“Here to Stay: Chinatown Art Brigade” (2016) - 18 minutes
“Here to Stay: Chinatown Art Brigade” (2016)
Description: This video documents the formation of Chinatown Art Brigade, a new dynamic cultural collective and partnership with CAAAV Organizing Asian Communities’ Chinatown Tenants Union to launch the “Here to Stay” project which uses outdoor projections and cultural production to advance organizing efforts against gentrification.
Produced by Chinatown Art Brigade/ Edited by Betty Yu
ACTIONS AGAINST GENTRIFIER JAMES COHAN GALLERY & OMER FAST'S RACIST SHOW
Chinatown Art Brigade organized two actions in October 2017 against James Cohan Gallery and their racist exhibit by artist Omer Fast in Chinatown (at 291 Grand Street). James Cohan symbolizes the gentrifying force that has spread throughout Chinatown. Omer Fast’s exhibition only further cements the blatant disrespect and disregard that commercial galleries have shown for our community. In the past several years, over 130 galleries have opened in Chinatown. This exhibition reinforces racist narratives of uncleanliness, otherness and blight that have historically been projected onto Chinatown. The show trivializes and ridicules Chinatown by displaying broken ATMs, torn up chairs, linoleum floors held together by duct tape, plastic bags attached to door handles, and a dilapidated awning that serves as the entrance to a run-down Chinatown
business . This show is a racist aggression towards the community of Chinatown that James Cohan Gallery is currently gentrifying. This show is yet another example of how gentrifying institutions appropriate histories of violent oppression to garner cultural, monetary and artistic clout. This exhibition is a hostile act towards communities on the front lines fighting tenant harassment, cultural appropriation and erasure. This show is beyond offensive to the people who live and work in Chinatown. The artist ignores the presence of a thriving community filled with families and businesses reduces their existence to poverty porn. This has a real and negative impact on how Chinatown is perceived by non-residents, politicians and developers who view low-income communities as wastelands ripe for gentrification, real estate investment and exploitation.
These videos were shot and edited by our allies at Decolonize This Place
Chinatown Art Brigade Statement on #J20
Chinatown Art Brigade delivers a statement on role of artists and cultural workers in resisting the Trump regime, during #J20 Action (on the of the Inauguration of Donald Trump) on January 20th, 2017 at the Whitney Museum organized by Occupy Museums. The statement was read by members Betty Yu, Liz Moy and Tomie Arai.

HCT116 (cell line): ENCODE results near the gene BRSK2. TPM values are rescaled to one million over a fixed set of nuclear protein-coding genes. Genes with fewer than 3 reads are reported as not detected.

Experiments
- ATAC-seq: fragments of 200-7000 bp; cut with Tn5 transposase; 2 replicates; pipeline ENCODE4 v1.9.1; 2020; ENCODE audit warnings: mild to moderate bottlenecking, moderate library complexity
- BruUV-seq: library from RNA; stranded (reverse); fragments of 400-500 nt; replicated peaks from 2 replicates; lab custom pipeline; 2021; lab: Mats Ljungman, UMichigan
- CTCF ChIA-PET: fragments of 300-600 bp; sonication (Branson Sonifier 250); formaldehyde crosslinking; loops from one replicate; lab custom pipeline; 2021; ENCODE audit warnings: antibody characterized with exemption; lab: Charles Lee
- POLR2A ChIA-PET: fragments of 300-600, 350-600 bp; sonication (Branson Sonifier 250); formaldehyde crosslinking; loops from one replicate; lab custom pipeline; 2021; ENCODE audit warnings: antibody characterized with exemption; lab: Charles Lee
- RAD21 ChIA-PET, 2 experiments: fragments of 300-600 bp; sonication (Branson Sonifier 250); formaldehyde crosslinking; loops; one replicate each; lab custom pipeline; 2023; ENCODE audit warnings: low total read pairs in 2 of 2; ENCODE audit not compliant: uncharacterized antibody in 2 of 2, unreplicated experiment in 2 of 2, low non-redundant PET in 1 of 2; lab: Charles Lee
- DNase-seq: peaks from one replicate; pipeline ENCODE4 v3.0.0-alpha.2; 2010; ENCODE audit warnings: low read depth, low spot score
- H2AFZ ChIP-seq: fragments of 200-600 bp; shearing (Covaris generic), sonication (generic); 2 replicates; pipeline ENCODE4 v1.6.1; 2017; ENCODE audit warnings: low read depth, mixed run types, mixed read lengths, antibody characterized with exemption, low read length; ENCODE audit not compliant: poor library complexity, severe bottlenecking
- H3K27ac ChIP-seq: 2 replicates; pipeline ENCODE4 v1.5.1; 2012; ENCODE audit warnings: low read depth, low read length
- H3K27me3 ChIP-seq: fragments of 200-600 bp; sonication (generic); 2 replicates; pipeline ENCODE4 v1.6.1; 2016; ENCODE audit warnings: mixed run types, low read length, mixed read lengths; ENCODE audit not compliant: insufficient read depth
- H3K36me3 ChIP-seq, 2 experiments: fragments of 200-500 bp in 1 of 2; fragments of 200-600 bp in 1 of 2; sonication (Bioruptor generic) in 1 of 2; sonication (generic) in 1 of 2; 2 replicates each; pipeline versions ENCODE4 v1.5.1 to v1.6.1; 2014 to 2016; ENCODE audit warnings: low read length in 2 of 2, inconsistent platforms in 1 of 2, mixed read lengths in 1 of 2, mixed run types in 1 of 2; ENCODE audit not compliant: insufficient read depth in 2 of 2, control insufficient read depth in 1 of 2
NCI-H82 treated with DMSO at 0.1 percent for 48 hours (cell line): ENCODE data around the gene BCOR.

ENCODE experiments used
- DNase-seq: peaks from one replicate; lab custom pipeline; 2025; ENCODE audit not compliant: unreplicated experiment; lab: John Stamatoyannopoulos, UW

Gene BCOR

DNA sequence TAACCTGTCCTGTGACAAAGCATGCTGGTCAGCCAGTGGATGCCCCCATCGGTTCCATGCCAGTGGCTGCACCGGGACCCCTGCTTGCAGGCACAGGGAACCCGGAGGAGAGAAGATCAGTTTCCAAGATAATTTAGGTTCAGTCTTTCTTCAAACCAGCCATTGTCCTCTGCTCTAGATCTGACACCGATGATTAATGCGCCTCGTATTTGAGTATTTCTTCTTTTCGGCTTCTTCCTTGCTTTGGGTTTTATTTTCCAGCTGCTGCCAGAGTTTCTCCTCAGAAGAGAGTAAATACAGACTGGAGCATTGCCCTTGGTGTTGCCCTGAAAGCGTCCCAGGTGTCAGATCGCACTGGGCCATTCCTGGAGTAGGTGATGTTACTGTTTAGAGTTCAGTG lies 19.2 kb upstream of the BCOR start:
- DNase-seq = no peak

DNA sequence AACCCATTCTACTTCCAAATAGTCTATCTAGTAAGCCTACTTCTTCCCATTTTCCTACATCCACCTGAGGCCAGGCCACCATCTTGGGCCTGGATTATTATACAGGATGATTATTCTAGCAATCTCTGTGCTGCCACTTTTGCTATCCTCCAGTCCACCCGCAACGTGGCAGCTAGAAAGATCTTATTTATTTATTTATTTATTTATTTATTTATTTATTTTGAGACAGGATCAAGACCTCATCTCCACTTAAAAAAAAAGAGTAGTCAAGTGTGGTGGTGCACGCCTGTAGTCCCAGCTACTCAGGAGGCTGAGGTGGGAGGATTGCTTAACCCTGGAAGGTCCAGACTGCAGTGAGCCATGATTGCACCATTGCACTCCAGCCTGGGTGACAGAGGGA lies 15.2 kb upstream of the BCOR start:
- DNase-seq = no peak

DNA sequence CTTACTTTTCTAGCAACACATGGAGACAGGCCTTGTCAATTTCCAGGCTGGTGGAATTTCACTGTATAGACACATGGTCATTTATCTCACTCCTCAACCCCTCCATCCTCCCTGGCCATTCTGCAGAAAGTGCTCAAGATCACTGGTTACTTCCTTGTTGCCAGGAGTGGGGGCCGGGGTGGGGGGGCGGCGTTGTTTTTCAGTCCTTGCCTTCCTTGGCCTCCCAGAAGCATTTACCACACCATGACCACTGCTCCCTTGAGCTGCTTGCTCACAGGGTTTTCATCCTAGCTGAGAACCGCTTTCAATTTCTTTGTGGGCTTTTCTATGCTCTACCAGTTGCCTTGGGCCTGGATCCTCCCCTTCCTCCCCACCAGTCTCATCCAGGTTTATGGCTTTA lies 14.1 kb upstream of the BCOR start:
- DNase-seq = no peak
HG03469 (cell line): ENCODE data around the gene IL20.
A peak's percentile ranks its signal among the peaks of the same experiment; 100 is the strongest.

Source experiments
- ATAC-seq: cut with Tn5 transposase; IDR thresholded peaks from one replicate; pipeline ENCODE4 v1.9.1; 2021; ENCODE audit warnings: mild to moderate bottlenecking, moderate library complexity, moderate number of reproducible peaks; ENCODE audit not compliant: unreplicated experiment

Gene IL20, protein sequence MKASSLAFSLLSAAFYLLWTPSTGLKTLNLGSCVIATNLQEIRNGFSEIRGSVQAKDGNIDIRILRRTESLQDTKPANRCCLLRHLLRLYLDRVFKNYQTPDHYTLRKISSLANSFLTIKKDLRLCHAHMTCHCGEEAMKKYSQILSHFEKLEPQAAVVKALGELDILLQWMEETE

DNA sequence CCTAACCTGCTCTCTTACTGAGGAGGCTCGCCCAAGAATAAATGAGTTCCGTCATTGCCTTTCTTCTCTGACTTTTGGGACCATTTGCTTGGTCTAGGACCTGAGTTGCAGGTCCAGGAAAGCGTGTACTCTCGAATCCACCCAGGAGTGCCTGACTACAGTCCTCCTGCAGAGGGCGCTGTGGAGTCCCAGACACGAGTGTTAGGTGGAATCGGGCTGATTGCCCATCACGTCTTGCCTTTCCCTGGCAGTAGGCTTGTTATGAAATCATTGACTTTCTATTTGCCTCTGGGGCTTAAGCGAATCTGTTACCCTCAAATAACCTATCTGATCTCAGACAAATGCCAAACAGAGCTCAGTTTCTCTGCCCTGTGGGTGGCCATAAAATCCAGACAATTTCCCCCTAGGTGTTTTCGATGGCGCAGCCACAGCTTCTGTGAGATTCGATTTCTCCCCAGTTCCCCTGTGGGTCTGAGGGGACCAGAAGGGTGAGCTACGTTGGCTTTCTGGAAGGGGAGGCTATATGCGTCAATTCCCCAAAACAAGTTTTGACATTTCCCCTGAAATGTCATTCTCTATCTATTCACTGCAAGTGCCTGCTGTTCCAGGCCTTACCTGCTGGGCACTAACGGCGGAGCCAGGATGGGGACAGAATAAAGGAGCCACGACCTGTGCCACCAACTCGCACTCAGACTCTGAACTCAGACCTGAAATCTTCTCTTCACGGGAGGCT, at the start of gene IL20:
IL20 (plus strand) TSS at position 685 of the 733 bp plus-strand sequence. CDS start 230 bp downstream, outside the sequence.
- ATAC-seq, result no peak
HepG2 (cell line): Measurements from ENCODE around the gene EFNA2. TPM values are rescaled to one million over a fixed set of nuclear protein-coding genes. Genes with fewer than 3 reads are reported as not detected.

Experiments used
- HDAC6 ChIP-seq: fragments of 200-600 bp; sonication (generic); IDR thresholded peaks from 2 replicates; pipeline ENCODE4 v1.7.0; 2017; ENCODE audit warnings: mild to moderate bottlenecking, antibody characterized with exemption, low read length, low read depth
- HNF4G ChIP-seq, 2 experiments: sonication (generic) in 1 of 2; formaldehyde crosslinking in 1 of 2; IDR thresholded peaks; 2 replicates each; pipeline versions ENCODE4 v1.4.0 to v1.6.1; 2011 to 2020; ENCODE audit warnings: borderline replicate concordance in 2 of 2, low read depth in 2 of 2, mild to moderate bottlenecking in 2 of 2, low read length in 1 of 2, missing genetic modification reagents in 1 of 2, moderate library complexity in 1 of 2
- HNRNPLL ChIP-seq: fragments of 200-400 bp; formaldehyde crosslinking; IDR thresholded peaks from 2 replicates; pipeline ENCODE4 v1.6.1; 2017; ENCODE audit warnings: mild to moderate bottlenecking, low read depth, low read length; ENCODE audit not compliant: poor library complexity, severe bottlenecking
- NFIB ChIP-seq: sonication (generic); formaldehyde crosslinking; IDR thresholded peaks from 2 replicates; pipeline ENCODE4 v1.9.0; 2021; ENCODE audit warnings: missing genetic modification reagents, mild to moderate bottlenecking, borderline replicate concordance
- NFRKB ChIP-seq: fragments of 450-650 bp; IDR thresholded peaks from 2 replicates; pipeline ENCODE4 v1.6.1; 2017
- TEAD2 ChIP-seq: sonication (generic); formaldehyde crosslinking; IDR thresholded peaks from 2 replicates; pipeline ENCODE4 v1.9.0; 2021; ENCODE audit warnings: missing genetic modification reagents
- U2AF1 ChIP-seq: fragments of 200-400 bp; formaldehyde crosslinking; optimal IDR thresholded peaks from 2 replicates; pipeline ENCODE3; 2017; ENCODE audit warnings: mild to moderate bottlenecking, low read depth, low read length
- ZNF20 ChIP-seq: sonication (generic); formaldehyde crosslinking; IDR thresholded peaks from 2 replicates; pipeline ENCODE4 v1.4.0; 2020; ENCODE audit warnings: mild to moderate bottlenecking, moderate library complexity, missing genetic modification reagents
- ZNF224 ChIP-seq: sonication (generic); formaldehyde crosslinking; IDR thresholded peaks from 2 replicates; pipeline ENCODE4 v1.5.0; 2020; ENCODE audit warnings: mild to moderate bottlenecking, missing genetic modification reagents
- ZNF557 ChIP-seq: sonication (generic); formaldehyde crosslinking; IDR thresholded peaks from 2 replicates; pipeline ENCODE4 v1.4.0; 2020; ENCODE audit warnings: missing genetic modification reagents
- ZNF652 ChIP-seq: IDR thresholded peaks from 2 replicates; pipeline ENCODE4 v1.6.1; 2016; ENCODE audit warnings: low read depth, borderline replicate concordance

"Chinatown Is Not for Sale" Town Hall Meeting - October 22nd 2016
On October 22nd, Artists Space, Chinatown Art Brigade and Decolonize This Place held a town hall discussion that brought together over 215 local residents, activists, gallery owners and artists together for a candid dialogue about the growing impact of art galleries in Chinatown.
Thanks to Artists Space for filming and editing the video.
With gentrification accelerating citywide, over 100 galleries have opened in Chinatown. Approximately 60% of these have arrived in the last three years. Rents have risen to an all time high and low-income Chinatown tenants and small business owners are being pushed out. Hyper-development—in the form of luxury condos, hotels and galleries—is putting the lives and livelihoods of long-term residents at risk.
Gentrification is often the result of many overlapping social and economic factors. Yet, as evidenced in SoHo, Chelsea and, more recently, Bushwick, art galleries tend to be among the first businesses to gentrify working class or industrial districts. How, accordingly, might we speak to the complicity of art and artists within this process? Can artists be an ally in the struggle against gentrification and displacement? What, if any, are the points of unity between artists, galleries and the local community?
This discussion, the second in a series of public conversations presented by Chinatown Art Brigade following "Chinatown: New York's Newest Gallery Scene?" at Wing on Wo & Co. in July, will explore the role that artists can play in preserving, protecting and fighting for our neighborhoods. Central to the discussion will be a working document promoting ways in which artists, galleries and other cultural institutions can show their solidarity with longtime Chinatown residents.
This event was a part of Decolonize This Place, a three-month project by MTL+ that sees Artists Space Books & Talks converted into a movement space that is action-oriented around indigenous struggle, black liberation, Free Palestine, global wage workers and de-gentrification.
"Chinatown: New York's Newest Gallery Scene?" Panel - July 19th, 2016
On July 19th, Chinatown Art Brigade co-hosted, "Chinatown: New York's Newest Gallery Scene?" a panel wth with Wing On Wo & Co. WOW Project, featuring Herb Tam of Museum of Chinese in America and Michelle Maria Esteva of Chinatown Soup and moderated by Tomie Arai, & Betty Yu. artists & co-founders of the Chinatown Art Brigade? #ChinatownNot4Sale
Video shot and edited by ManSee Kong.